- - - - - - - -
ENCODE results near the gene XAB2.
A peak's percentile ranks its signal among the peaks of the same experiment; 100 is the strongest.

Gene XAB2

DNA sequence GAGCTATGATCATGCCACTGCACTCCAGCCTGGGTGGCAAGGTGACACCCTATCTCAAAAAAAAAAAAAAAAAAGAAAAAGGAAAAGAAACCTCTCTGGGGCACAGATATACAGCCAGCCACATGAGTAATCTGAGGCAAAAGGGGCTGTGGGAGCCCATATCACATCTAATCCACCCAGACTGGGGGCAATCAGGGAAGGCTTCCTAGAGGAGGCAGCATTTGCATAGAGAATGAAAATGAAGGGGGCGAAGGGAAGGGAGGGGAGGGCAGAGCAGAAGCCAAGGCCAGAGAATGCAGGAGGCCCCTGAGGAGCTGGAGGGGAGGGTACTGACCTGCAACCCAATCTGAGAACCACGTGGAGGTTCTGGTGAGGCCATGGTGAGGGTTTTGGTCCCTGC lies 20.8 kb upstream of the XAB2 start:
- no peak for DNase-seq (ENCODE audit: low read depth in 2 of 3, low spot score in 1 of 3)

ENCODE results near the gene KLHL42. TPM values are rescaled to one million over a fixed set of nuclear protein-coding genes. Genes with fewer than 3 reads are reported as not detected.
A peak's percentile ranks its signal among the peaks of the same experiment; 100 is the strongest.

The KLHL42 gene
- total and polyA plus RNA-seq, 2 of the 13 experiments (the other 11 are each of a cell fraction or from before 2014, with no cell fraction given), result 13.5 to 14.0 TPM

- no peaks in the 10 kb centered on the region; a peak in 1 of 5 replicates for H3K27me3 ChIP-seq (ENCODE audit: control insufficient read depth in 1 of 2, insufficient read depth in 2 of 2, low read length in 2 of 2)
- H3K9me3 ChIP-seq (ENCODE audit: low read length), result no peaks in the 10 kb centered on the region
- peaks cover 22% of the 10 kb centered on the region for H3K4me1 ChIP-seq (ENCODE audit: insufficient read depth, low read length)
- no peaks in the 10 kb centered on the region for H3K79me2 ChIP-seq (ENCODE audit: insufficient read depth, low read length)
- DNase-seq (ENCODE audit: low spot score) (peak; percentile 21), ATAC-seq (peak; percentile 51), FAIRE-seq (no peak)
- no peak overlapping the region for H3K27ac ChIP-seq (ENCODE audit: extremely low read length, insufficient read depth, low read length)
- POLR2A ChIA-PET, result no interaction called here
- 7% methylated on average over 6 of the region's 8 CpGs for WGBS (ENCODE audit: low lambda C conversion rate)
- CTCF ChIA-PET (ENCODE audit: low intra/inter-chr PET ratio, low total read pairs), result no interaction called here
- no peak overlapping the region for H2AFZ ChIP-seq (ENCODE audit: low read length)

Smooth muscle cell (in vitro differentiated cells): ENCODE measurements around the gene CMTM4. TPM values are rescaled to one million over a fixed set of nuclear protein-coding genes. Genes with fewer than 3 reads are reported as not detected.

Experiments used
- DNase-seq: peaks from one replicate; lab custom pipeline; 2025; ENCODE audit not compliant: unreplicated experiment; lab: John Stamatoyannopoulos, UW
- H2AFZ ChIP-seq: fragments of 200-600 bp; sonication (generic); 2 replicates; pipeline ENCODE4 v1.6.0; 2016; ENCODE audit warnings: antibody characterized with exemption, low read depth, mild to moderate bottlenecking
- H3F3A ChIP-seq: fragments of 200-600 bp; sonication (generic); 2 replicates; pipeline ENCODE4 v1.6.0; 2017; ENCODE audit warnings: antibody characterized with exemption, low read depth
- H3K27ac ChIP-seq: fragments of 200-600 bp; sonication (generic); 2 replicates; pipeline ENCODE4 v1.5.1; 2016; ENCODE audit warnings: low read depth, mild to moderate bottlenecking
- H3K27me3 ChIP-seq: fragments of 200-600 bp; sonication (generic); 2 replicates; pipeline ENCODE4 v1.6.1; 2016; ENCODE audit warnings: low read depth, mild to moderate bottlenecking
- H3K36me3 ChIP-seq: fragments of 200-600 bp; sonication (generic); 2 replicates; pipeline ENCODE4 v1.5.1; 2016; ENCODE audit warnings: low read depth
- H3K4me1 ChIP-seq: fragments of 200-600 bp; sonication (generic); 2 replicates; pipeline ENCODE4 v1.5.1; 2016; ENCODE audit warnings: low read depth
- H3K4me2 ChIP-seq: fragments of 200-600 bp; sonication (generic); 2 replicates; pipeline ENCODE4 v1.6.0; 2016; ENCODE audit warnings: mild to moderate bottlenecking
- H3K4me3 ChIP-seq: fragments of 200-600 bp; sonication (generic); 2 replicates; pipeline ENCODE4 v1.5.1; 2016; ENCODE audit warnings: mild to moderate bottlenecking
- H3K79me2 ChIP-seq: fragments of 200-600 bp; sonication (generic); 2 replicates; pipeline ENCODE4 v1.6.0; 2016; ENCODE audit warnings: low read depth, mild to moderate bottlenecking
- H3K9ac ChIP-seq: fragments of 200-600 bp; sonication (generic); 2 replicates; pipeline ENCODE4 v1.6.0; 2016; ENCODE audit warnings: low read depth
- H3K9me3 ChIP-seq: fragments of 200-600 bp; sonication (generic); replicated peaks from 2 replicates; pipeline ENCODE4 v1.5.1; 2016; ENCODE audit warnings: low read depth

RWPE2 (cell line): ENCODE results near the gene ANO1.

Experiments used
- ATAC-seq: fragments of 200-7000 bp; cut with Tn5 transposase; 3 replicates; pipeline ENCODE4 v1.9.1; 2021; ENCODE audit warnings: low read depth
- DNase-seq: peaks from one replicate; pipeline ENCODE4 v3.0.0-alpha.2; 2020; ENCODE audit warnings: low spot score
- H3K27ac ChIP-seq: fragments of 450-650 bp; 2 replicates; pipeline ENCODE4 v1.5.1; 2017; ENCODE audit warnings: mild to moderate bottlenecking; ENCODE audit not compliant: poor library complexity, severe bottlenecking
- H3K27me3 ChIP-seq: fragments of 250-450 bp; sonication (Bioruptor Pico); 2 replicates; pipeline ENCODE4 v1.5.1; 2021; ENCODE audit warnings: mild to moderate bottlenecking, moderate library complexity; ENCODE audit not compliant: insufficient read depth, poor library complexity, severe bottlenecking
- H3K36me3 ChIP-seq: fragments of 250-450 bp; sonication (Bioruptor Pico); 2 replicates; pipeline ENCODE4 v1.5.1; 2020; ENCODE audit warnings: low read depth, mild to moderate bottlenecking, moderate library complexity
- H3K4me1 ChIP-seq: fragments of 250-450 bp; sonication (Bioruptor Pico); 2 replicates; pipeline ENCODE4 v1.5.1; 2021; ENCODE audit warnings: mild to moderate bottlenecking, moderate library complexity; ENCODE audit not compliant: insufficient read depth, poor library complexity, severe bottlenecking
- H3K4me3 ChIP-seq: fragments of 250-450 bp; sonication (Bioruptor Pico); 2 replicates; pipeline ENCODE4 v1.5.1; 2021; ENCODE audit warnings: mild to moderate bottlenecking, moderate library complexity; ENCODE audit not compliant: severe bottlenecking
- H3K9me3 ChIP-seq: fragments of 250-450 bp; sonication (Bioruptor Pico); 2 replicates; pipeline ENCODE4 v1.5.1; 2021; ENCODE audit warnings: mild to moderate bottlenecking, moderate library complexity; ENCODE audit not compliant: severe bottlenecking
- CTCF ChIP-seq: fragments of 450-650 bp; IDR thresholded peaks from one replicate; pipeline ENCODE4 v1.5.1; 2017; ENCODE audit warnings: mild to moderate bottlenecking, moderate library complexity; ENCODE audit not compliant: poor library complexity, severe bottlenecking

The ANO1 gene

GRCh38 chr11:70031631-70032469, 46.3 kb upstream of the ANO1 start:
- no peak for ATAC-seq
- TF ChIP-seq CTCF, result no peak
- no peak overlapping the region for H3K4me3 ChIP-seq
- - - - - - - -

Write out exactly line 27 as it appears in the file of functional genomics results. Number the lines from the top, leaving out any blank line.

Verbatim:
- H3K36me3 ChIP-seq: fragments of 200-600 bp; sonication (generic); 2 replicates; pipeline ENCODE4 v1.5.1; 2016; ENCODE audit warnings: low read depth